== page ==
Shomik Mukherjee
Opinions Editor
Illustration by April Gau, Staff Illustrator

2015 has thus far been one of those magical years for Bernie Sanders.

The senator of Vermont was considered little more than an old, crippled-by-idealism socialist less than 12 months ago. At the time, the Democratic Party was gearing itself to place uniform support behind former Secretary of State Hillary Clinton for the 2016 presidency. Since then, Sanders’ grassroots campaign has charged him up the ranks of the race, and in that time he’s become championed by the American left wing as a man with the right convictions. In a country where the word “socialist” was once deemed something of a pejorative, the seventy-four-year-old senator may be a legitimate threat to Clinton for the Democratic nomination.

The distinction between Sanders and the other Democratic front-runners on the liberal spectrum is an important one: he stands further to the left than the other candidates on almost all issues. It’s ironic, then, that the one issue on which he would not appeal to the radical liberals of the country could also be the one that stumps his innocent climb up the mountain.

Sanders aside, the year 2015 has also notably been a continuation of a most tumultuous time for gun violence. The number of newsworthy gun-related incidents in the past six months alone are more than most would care to count, and the recent school shooting at Umpqua Community College in Oregon is fresh on everyone’s minds.

Former Secretary Clinton and Maryland Governor Martin O’Malley (another candidate for the Democratic nomination) have been swift in their proposals for gun reform, as reported by NPR last week. Among the changes proposed by O’Malley are a strict ban on assault weapons and a minimum age requirement of 21 to purchase a handgun. Clinton is similarly unequivocal in her push for reform, hoping, as president, to restrict the loophole of gun shows and the sale of weapons on the internet.

But Sanders doesn’t share such a leftist viewpoint. Though he’s signed in favor of background checks for gun owners, he has stated, according to CNN, that he would like to “bring us to the middle” of the gun issue. He’s pushed for the debate to be recognized more as a states’ issue than a national one. And on Real Time with Bill Maher last year, he employed the defense that the topic of guns is more of a mental health problem.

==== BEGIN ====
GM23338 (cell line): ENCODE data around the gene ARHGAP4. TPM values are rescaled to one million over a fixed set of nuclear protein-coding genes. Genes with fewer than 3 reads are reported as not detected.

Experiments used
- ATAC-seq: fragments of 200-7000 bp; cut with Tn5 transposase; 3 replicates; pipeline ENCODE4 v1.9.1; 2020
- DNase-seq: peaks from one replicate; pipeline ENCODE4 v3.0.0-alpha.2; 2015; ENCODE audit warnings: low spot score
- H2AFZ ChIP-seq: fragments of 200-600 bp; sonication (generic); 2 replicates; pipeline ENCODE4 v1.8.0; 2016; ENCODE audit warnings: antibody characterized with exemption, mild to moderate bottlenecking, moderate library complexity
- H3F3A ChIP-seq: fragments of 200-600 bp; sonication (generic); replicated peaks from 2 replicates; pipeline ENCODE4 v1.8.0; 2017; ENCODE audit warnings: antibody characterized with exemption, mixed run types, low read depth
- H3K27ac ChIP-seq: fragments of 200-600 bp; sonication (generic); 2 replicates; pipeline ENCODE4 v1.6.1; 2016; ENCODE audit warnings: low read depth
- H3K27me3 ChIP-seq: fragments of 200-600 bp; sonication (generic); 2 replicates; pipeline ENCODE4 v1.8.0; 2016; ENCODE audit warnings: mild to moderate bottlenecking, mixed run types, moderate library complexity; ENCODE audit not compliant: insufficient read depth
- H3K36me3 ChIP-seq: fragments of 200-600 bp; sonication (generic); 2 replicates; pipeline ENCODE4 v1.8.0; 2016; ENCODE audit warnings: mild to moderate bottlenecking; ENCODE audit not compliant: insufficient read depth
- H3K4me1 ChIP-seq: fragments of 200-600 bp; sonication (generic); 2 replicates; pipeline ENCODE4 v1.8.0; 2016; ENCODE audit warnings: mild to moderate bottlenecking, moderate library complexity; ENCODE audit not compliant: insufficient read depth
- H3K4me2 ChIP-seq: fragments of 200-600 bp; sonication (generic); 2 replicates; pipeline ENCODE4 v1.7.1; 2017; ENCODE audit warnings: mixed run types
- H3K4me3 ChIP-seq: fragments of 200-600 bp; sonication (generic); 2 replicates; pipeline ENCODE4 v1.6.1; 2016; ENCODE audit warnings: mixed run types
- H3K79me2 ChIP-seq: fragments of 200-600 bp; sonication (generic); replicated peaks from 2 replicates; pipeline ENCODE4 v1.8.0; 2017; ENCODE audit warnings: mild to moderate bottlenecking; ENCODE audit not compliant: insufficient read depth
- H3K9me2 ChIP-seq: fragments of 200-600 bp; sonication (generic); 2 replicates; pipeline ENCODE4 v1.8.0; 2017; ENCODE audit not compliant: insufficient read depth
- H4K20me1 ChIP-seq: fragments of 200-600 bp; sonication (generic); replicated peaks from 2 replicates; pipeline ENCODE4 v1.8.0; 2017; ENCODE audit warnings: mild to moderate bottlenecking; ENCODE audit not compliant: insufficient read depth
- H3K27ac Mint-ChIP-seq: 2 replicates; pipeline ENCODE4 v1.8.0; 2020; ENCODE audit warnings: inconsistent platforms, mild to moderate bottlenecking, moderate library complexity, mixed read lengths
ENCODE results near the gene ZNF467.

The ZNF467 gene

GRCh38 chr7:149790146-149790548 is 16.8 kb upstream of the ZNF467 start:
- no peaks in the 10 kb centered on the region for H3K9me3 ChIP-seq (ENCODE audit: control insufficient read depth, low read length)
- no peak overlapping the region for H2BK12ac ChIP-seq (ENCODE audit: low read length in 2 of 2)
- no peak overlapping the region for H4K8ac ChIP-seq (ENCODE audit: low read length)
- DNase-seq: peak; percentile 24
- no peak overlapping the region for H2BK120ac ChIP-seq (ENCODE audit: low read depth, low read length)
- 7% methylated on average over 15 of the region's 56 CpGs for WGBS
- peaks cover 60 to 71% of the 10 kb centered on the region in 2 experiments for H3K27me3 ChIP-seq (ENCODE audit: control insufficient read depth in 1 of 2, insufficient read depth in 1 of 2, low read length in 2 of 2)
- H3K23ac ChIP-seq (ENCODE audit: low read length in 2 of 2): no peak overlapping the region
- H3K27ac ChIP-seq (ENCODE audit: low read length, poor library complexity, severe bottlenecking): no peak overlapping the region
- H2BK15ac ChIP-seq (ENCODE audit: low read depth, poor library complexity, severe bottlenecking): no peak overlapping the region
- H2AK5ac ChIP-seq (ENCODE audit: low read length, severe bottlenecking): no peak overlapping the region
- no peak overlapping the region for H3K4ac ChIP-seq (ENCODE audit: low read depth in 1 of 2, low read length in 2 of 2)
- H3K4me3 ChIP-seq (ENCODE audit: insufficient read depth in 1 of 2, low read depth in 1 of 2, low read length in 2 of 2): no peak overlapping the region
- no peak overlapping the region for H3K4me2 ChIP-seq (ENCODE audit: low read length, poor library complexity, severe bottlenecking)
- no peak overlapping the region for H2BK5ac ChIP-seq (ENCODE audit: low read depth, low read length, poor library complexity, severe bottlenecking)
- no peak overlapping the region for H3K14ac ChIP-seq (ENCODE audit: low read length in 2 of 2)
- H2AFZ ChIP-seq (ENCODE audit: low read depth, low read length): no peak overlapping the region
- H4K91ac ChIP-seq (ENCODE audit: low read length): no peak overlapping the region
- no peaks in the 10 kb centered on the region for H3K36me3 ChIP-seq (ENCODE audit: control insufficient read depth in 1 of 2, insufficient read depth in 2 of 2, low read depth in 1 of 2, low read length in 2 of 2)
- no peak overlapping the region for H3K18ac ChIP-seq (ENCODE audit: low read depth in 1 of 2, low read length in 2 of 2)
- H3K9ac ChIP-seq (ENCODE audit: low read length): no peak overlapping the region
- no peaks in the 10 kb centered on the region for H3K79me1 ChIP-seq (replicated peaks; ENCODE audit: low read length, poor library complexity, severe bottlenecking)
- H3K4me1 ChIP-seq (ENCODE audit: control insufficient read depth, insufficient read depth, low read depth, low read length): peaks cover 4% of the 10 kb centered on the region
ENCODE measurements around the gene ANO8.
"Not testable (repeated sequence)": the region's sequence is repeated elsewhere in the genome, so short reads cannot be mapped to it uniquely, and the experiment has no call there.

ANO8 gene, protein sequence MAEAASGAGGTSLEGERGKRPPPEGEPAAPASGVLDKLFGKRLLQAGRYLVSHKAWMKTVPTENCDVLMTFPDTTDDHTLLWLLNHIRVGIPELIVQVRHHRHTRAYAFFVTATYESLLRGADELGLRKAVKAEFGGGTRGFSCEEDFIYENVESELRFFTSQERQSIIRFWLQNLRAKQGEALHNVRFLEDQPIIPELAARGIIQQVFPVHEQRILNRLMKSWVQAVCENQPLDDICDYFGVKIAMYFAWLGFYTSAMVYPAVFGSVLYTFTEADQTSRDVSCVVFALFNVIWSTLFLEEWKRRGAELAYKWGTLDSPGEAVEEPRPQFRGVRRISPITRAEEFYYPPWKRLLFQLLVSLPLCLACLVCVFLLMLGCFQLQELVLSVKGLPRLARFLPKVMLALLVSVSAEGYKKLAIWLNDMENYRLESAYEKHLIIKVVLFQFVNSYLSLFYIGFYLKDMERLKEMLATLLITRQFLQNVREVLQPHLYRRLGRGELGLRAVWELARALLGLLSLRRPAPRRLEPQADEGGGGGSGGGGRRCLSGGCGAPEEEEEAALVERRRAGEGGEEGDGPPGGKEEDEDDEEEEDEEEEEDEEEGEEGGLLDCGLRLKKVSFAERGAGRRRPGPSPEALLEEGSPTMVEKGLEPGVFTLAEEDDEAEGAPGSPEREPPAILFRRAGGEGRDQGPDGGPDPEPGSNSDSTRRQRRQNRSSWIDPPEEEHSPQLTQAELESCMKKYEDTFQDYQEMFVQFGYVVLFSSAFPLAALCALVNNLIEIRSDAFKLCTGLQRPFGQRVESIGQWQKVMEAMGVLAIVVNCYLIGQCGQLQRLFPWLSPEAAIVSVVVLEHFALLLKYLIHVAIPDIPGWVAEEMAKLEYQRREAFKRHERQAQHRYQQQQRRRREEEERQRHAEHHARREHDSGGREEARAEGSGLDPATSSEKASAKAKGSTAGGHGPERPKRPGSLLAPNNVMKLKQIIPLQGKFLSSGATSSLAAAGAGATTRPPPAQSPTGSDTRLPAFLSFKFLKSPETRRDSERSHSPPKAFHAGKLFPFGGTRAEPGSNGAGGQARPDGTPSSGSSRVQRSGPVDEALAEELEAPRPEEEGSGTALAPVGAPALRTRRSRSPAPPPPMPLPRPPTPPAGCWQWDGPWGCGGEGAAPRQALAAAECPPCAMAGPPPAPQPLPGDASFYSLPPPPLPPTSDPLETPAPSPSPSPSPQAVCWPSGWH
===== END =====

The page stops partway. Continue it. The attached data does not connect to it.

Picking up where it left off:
As the media begins to raise red flags around Sanders’ stance, the logical question looms on the flagpoles: How will the left respond?

Liberals are quick to criticize otherwise moderate Republicans for being pulled further to the right by the most conservative factions of the GOP. To then turn around and demand the same from Sanders doesn’t do much to far remove the Democratic Party from such divisiveness.

Then again, the subject of guns is one on which the left is pushing with an alarming amount of fervor. The factor of human lives might be too unshakable for Sanders not to reconsider his position — at least, not without being effectively cornered during the Democratic debates.

But at what cost? For someone who is deemed too liberal — and by some, not electable, as a consequence — it would seem to be in the best interest for Sanders to advocate for a happy medium between the two sides of the issue. Unfortunately, the subject of guns seems to be approaching an area where there is no longer much point in discussion, let alone a search for common ground.

Every time a tragic event, like the one in Umpqua, occurs, people waste no time with the proceedings — there’s the initial shock of the tragedy, followed by an emotional appeal for a weapons ban. Then, the tired arguments are tried again, buzzwords like “mental health” are kicked around, and finally the dust settles as the horrific event fades to the realm of old news.

Perhaps any suggestion that the left wing let Sanders off the hook for his stance is also old news. As this is being written, the senator is edging leftward, having indirectly hinted support for a semi-automatic weapons ban on Sunday. And as the Democratic debates begin this week, the only real loser in the race may be the hope for reconciliation between opposing views.